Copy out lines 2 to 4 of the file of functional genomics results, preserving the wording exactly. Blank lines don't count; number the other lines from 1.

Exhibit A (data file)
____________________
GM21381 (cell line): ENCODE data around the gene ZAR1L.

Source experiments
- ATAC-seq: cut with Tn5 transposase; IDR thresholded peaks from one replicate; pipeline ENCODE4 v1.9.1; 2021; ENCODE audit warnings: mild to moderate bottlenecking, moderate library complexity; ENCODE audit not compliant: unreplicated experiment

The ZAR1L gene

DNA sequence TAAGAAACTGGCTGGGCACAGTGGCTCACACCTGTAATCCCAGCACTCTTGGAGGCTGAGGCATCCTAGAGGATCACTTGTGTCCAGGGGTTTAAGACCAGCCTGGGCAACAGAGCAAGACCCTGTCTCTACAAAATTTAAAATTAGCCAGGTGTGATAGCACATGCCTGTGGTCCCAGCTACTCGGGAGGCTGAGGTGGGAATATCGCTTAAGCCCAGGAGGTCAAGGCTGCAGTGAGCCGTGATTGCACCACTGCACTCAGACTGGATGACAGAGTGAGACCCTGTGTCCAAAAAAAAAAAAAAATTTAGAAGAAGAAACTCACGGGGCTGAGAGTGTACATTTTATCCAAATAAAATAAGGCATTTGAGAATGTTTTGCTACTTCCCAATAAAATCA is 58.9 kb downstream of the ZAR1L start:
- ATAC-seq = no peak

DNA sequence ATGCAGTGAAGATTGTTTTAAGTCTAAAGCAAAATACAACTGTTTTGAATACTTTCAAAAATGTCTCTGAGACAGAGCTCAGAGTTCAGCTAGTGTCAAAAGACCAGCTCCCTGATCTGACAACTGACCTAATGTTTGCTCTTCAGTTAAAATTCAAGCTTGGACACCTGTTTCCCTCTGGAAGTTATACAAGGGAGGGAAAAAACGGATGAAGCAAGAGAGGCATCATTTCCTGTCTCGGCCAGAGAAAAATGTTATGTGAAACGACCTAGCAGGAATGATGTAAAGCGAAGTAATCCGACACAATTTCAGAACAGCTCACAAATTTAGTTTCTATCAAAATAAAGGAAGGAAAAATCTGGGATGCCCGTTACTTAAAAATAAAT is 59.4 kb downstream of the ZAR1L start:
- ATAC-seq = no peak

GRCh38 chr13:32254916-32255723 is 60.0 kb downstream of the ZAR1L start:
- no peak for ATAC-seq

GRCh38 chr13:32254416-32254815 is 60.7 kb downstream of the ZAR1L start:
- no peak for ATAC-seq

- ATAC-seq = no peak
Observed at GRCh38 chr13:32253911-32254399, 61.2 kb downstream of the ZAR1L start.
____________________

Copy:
Source experiments
- ATAC-seq: cut with Tn5 transposase; IDR thresholded peaks from one replicate; pipeline ENCODE4 v1.9.1; 2021; ENCODE audit warnings: mild to moderate bottlenecking, moderate library complexity; ENCODE audit not compliant: unreplicated experiment

The ZAR1L gene